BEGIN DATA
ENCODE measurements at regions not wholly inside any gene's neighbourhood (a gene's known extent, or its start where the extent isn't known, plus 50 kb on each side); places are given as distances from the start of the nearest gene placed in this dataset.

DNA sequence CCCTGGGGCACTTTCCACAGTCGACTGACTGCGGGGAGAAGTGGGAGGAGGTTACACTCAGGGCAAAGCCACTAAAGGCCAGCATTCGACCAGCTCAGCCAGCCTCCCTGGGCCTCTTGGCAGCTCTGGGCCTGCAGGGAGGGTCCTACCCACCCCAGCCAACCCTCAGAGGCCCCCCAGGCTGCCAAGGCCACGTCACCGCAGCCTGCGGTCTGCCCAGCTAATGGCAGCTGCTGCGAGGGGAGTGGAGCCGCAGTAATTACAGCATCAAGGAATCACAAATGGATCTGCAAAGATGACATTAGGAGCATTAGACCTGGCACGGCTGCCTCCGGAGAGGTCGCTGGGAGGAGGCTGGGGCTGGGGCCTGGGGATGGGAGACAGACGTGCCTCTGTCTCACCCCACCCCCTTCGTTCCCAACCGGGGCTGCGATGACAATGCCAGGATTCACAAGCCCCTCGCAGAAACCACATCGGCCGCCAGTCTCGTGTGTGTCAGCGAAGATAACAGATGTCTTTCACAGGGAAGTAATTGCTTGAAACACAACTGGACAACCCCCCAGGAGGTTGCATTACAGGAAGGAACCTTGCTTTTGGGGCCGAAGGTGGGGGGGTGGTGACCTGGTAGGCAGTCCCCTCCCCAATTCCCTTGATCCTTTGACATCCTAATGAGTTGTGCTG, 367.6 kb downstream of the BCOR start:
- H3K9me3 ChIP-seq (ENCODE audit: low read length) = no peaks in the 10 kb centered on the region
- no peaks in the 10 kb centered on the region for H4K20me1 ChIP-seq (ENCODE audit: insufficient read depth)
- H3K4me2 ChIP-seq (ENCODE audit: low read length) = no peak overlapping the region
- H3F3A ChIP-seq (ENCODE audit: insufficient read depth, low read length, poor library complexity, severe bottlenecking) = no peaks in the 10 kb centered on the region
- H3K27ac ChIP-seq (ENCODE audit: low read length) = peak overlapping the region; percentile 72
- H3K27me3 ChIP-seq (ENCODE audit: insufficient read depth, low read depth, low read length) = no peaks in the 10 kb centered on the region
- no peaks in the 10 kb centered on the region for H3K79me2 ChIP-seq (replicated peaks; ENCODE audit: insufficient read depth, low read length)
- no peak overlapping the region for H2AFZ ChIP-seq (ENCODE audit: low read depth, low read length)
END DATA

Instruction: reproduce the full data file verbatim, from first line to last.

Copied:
ENCODE measurements at regions not wholly inside any gene's neighbourhood (a gene's known extent, or its start where the extent isn't known, plus 50 kb on each side); places are given as distances from the start of the nearest gene placed in this dataset.

DNA sequence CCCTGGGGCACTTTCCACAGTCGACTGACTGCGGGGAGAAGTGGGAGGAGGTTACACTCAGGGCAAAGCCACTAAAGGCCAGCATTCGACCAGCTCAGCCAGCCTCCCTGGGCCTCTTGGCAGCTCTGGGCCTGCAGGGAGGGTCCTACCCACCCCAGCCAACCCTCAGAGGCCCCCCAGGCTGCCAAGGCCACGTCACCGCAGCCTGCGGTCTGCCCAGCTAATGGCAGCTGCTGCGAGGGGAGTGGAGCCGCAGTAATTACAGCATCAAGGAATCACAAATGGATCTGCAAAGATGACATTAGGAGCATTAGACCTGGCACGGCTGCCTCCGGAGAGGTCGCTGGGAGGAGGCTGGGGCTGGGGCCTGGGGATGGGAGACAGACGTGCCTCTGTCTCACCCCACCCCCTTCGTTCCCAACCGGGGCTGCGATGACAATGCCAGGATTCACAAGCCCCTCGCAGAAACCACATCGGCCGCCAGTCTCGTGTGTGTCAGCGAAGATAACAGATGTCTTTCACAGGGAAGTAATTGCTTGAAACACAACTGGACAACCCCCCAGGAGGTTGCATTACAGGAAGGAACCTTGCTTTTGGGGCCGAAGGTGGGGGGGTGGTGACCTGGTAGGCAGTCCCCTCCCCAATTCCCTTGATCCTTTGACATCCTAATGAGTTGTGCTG, 367.6 kb downstream of the BCOR start:
- H3K9me3 ChIP-seq (ENCODE audit: low read length) = no peaks in the 10 kb centered on the region
- no peaks in the 10 kb centered on the region for H4K20me1 ChIP-seq (ENCODE audit: insufficient read depth)
- H3K4me2 ChIP-seq (ENCODE audit: low read length) = no peak overlapping the region
- H3F3A ChIP-seq (ENCODE audit: insufficient read depth, low read length, poor library complexity, severe bottlenecking) = no peaks in the 10 kb centered on the region
- H3K27ac ChIP-seq (ENCODE audit: low read length) = peak overlapping the region; percentile 72
- H3K27me3 ChIP-seq (ENCODE audit: insufficient read depth, low read depth, low read length) = no peaks in the 10 kb centered on the region
- no peaks in the 10 kb centered on the region for H3K79me2 ChIP-seq (replicated peaks; ENCODE audit: insufficient read depth, low read length)
- no peak overlapping the region for H2AFZ ChIP-seq (ENCODE audit: low read depth, low read length)